Let Rebecca McClanahan guide you through an inspiring examination of description in its many forms. With her thoughtful instruction and engaging exercises, you'll learn to develop your senses and powers of observation to uncover the rich, evocative words that accurately portray your mind's images. McClanahan includes dozens of descriptive passages written by master poets and authors to illuminate the process. She also teaches you how to weave writing together using description as a unifying thread.
Honestly, if this book were half as long it would've been twice as good, because the beginning is actually pretty great. I loved the section on metaphor, simile, and other figures of speech, for instance, but the absolute best thing I took away from this book is "the proper and special name of a thing" which is something McClanahan stole from Aristotle, though I do not begrudge her for it because she lays it out so perfectly and so clearly (and also because she flat-out admits that fact right away). It is the relatively simple and, one might think, obvious idea that naming something, properly, does more to implant the image of that thing in the reader's mind than a paragraph of description would.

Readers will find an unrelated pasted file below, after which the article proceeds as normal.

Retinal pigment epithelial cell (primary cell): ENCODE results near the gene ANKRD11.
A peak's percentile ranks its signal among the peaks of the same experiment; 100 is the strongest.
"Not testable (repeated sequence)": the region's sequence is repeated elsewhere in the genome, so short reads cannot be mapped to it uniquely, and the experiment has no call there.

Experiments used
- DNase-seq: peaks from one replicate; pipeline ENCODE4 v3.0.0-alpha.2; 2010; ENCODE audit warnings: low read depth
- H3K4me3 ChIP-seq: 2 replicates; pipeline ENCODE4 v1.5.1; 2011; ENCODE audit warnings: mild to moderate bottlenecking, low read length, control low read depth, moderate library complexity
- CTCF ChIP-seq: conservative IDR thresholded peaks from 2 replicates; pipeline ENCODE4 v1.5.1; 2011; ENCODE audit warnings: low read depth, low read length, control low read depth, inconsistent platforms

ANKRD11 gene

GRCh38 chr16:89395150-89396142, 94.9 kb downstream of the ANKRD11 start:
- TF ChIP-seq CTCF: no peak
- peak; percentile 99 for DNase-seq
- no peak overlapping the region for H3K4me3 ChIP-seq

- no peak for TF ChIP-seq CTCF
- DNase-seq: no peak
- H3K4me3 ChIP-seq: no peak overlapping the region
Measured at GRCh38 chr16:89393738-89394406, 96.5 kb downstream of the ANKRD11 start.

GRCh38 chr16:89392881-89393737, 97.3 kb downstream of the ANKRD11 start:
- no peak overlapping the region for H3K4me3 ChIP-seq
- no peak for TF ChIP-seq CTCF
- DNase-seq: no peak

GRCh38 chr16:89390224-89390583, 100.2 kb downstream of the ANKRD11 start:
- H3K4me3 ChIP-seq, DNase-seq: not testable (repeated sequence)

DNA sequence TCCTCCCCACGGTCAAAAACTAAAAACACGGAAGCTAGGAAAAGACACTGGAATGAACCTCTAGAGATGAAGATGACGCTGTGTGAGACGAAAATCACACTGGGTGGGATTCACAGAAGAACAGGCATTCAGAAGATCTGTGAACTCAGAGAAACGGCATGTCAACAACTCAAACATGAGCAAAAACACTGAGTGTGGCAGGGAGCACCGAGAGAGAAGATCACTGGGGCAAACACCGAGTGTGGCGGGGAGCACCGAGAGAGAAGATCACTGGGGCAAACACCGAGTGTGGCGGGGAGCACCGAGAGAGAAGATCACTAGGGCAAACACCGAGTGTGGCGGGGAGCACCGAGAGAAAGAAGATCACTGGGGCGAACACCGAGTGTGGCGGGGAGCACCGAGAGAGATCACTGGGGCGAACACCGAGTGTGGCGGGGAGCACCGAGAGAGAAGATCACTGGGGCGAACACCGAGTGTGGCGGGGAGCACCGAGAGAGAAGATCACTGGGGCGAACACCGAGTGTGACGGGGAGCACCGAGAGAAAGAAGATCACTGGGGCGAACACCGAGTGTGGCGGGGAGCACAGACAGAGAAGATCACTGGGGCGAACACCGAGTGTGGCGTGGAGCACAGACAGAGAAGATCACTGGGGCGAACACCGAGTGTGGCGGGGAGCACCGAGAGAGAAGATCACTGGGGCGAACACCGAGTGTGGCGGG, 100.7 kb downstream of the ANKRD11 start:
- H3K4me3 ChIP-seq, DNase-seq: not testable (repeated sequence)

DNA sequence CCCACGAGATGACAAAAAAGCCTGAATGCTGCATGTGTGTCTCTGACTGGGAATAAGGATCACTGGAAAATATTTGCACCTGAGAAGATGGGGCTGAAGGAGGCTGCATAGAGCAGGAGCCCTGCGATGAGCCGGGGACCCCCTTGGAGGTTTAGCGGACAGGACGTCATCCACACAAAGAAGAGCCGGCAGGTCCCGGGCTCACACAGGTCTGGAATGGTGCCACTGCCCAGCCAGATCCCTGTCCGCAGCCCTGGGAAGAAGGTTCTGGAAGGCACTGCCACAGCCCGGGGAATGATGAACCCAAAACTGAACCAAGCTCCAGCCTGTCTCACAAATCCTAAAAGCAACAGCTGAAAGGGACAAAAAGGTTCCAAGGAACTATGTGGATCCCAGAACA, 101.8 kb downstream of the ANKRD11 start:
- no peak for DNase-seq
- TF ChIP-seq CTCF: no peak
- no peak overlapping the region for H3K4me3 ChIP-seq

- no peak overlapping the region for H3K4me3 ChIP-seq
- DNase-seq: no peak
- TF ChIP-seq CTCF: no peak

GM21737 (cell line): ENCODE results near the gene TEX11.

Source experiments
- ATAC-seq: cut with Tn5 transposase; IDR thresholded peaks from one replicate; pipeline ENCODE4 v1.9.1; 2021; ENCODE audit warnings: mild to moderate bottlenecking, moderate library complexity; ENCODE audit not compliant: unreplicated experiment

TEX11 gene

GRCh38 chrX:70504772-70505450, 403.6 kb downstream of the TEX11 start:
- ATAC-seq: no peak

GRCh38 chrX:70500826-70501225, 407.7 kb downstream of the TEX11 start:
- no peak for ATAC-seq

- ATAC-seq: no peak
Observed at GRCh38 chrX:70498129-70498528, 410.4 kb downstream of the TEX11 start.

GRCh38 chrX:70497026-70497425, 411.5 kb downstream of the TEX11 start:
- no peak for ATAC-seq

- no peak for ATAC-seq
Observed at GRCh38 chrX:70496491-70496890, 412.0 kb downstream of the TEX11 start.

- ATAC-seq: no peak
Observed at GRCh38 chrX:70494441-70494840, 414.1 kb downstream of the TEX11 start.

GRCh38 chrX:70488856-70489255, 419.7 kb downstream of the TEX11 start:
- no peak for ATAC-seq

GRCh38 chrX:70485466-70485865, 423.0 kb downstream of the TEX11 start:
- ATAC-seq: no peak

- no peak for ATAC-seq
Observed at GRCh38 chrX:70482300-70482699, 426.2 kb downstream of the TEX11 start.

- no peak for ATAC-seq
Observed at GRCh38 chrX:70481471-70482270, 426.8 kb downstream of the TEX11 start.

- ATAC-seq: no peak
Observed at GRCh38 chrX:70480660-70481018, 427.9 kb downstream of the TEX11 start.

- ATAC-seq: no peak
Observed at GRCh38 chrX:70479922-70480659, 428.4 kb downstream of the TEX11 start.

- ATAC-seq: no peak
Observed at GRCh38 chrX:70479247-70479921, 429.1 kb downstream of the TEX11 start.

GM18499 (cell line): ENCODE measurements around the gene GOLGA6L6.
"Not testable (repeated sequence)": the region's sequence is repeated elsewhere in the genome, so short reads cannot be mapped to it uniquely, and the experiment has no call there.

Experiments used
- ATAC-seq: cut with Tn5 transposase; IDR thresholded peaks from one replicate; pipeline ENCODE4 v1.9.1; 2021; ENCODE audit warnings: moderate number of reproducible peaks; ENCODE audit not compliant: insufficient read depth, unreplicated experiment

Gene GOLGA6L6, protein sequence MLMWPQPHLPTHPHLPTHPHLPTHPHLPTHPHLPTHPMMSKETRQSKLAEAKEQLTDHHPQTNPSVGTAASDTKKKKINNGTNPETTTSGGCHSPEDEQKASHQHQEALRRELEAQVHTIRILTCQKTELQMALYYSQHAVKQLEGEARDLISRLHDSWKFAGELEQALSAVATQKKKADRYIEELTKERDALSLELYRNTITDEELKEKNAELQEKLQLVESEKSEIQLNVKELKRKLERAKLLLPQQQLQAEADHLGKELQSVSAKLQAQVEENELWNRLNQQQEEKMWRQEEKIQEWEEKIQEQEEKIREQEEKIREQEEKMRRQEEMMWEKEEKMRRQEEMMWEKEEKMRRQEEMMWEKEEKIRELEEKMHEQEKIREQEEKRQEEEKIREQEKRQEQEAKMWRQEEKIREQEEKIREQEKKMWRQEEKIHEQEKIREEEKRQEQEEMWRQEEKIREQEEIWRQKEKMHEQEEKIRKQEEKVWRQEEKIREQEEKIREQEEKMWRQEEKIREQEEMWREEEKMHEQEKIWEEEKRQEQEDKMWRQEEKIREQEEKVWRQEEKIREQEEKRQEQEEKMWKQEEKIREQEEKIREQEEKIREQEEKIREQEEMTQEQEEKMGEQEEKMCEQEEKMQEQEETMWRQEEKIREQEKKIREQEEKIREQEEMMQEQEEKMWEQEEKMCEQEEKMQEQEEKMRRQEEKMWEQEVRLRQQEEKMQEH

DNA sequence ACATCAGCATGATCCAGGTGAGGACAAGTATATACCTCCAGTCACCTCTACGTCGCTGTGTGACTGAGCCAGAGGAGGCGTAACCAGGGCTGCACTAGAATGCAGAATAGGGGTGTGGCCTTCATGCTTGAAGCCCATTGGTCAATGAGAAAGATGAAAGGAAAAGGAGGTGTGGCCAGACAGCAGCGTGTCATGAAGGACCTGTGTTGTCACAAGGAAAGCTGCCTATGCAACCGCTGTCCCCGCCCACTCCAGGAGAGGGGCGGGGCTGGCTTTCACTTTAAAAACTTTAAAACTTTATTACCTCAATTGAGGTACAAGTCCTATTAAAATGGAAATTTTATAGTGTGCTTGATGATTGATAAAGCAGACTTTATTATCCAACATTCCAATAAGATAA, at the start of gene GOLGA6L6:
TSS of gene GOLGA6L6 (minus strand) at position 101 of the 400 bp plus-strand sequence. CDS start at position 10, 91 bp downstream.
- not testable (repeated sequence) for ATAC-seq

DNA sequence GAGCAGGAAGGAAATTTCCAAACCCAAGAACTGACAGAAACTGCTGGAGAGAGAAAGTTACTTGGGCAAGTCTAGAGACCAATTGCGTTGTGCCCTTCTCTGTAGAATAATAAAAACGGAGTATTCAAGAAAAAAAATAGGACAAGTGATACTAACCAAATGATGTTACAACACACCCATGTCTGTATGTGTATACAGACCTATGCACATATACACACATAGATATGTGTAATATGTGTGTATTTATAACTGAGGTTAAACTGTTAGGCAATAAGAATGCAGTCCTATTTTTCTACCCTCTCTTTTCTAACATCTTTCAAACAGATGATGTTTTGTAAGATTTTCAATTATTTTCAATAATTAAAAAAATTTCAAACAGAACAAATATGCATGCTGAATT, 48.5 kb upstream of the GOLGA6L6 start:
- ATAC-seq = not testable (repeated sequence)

That concept, and phrase, which is almost like a mantra, just clicked with me in a way that so few things do, and I will never, ever forget it.